But a big budget movie can do pretty much what it wants to do. Does a scene require a crowd? OK, Hooper will give you a crowd—in spades. And, paradoxically, nothing is left to our imagination. The force and focus of the stage presentation is thus dissipated. There are times when a cast of dozens, working intensely, is actually superior to a cast of hundreds working routinely. And that’s case with this movie.
Will anyone who has seen the Laughton Les Miz give us their take on it? I'm looking forward to revisiting more favorite films and stars with Giddins and Schickel, as well as discovering new ones. Giddins (who mostly writes about jazz)  has some interesting things to say about Hitchock in rating several boxed sets.
His films have achieved something better than timelessness; the older they get, the more astutely they function as social critiques. They may be frostily schematic, but long after we know who did what to whom, we return repeatedly for the nuance, the humor, the stylishness, the daring, the frisson, and the sex, which is invariably delayed, frustrated, or undermined with perversity.
Above: cover illustration by Nick Morley from a British Film Institute monograph on the movie some consider Hitch's masterpiece.


  1. Two of my all-time favorite actors--how happy I am to see your post!
    Bette Davis made certain she would never be ignored in anything she did. I recall her in "Of Human Bondage" ("You know what I did after you kissed me? I wiped my mouth!") And she said that with the verb in capital letters, and an emphatic back-of-the-hand recreation.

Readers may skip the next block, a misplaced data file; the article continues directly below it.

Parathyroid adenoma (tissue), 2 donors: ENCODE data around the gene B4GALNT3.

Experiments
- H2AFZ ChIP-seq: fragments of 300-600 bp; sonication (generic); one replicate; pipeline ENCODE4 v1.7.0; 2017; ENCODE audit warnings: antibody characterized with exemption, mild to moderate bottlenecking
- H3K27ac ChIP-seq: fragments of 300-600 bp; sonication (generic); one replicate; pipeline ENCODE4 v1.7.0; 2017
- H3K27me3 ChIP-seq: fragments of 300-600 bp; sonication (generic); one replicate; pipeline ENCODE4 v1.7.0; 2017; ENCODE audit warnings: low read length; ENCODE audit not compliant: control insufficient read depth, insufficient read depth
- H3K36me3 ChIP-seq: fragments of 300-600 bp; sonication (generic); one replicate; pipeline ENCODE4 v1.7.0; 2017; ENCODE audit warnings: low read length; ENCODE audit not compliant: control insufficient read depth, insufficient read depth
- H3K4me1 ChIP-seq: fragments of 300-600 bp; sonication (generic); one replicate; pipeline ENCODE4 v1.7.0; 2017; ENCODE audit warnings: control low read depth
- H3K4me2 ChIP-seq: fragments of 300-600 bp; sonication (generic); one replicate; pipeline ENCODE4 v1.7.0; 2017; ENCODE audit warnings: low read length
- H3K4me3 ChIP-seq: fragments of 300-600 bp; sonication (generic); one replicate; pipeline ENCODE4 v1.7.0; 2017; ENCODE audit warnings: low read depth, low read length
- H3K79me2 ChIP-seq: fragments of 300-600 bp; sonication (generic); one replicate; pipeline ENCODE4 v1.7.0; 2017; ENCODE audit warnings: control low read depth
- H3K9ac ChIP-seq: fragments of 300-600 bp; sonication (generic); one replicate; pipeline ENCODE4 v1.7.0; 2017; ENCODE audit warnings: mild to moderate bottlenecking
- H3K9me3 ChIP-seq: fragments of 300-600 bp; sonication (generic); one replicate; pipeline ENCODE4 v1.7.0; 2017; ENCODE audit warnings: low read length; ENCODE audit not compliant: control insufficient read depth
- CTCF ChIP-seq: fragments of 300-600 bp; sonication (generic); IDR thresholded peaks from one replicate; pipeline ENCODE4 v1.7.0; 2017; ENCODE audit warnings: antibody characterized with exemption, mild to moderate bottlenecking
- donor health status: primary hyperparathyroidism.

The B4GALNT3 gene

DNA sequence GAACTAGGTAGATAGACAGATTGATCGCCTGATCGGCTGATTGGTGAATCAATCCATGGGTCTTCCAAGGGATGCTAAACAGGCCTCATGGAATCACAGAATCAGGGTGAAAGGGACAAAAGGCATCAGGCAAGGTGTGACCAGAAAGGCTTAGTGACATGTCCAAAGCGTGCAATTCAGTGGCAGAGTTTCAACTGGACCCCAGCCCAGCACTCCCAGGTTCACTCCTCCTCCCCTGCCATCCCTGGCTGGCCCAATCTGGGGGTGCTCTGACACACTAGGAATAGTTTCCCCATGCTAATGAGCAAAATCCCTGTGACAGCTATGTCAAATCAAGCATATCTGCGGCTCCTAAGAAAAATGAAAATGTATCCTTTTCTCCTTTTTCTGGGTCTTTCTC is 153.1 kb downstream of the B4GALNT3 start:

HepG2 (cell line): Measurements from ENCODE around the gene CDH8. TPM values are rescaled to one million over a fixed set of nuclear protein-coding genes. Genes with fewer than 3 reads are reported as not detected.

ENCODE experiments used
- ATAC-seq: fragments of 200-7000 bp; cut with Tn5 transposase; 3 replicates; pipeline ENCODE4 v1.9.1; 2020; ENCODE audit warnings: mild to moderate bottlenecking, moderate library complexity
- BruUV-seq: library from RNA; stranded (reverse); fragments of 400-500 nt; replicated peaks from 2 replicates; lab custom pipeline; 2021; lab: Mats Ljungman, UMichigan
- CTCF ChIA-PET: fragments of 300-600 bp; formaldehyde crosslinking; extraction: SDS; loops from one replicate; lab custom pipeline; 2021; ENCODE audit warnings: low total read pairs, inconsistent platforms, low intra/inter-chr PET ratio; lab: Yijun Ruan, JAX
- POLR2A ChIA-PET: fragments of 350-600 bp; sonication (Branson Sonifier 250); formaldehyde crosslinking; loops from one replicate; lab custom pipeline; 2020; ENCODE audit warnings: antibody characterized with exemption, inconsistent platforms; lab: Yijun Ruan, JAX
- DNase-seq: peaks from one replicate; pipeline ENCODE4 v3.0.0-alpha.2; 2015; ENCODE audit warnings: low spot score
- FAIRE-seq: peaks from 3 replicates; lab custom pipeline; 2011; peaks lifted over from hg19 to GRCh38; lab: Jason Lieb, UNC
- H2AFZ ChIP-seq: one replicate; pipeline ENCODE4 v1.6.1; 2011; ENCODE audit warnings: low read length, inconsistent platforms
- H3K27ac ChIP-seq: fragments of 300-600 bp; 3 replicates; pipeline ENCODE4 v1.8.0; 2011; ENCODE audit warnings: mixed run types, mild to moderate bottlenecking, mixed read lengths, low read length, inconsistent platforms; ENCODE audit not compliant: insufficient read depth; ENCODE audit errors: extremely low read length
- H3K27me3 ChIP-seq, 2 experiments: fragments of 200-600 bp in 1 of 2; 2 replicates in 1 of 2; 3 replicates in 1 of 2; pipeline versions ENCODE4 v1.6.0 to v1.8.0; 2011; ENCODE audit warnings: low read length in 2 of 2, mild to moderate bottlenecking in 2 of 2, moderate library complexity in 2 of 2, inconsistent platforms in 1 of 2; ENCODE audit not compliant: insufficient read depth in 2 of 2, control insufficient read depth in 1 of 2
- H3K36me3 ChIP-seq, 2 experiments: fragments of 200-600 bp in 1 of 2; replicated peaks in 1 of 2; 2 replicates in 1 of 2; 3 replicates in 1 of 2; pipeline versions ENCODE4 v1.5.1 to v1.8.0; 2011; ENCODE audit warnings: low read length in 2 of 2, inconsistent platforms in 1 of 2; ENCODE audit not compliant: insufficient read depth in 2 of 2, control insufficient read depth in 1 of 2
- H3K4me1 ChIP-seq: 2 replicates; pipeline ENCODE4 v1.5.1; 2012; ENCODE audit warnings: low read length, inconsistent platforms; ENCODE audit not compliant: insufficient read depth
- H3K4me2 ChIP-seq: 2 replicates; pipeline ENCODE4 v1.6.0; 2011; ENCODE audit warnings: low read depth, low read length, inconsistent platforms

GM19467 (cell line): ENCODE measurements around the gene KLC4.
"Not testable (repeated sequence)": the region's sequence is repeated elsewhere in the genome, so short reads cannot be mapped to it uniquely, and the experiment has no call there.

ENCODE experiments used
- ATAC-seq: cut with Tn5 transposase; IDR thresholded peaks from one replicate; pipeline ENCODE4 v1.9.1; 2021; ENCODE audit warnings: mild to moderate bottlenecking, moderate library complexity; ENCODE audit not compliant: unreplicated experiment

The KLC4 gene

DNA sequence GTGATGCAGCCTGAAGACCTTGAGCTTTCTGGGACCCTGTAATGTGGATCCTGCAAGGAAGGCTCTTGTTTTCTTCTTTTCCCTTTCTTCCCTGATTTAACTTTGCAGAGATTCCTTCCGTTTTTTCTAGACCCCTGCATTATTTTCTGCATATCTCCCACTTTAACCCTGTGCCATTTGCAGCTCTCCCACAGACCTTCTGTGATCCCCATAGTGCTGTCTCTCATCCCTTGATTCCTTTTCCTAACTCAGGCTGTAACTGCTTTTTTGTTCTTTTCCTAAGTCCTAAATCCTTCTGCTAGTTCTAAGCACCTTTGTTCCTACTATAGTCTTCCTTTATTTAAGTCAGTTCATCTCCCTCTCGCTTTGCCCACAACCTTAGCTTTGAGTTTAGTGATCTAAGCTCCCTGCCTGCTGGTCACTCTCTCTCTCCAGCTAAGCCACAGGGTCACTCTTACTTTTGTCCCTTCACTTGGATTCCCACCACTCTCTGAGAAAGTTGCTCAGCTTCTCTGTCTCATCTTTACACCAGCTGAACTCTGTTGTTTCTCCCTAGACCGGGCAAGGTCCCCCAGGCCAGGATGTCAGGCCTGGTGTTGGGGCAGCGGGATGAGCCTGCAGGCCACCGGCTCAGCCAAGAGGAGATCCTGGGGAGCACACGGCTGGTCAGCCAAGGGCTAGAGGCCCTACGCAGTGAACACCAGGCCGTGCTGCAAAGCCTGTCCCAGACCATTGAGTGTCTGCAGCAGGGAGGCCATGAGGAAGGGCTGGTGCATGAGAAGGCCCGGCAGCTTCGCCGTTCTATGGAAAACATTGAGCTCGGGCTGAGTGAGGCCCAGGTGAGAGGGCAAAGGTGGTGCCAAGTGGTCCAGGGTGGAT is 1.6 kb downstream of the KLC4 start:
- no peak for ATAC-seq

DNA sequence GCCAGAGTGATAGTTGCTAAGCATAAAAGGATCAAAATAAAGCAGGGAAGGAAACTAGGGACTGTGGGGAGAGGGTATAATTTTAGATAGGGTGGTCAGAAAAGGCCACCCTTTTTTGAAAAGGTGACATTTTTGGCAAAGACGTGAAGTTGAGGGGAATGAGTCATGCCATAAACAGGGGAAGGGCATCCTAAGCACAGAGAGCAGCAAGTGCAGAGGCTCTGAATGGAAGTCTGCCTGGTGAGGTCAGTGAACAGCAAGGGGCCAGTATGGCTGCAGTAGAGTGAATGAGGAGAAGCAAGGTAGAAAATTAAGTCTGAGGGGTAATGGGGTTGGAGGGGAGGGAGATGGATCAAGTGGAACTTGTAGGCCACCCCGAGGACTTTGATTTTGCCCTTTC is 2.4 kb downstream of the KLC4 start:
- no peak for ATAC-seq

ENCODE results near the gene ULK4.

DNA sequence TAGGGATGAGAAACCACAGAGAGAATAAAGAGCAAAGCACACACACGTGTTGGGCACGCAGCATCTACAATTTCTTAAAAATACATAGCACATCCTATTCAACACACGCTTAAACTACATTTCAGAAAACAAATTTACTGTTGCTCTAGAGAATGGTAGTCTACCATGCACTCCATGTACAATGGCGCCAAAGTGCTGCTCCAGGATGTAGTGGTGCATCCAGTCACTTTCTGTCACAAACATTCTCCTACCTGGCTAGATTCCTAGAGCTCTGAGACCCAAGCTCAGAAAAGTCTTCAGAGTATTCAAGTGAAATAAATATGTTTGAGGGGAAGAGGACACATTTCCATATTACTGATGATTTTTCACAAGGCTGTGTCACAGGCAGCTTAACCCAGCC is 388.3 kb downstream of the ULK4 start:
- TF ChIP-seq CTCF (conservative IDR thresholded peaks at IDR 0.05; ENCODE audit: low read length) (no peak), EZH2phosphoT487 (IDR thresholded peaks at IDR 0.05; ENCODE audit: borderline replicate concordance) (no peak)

Charles Laughton made THE best Quasimodo, period. He ran after Henry Daniell with doglike servitude, but then turned to Esmeralda with his half-human face and said, "You wouldn't think there could be anything else wrong with me, but there is." His beloved bells had made him deaf. In that moment, the full weight of his tragedy fell on the beholder--he was as sensitive as any of us, and aware of his state.
    Unforgettable acting!

    In case I never see these words again,

  2. Bette Davis is the female counterpart of Marlon Brando: when they were at their best, they were simply the best. Unfortunately both made numerous career missteps that resulted in a checkered legacy. Much like Elvis, they became parodies and then worked hard to maintain that image. That said, I consider Bette Davis’s performances in Now Voyager, Dark Victory, Jezebel, and All About Eve to be so spectacular that they partake of magic rather than mere acting. These days, Oscars are handed out for mimicking famous people or simulating mental illness; Bette Davis made her mark with a dark, mysterious charisma and a sense of timing that cannot be learned, only admired.

    1. I do like that observation about Oscar winners today.(e.g. Meryl Streep's impersonation of Margaret Thatcher). I would add to the list of Bette Davis performances "The Little Foxes", in which she played a cold-blooded wife who denies her spouse his heart medication, while he dies.
      There was no question about Bette being a liberated woman. She had never been caged, nor could ever be.

    2. AB - How I savor your delineation of Davis! It's so beautifully expressed I have been reading it over and over. Thanks so much for sharing your thoughts.

  3. "Mobile still and more affable than rumor would have it. Wants steady employment in Hollywood."--so ran an ad in Variety placed by an aging Bette Davis. Why are the mummified remains of Clint Eastwood more attractive than an aging star with attitude?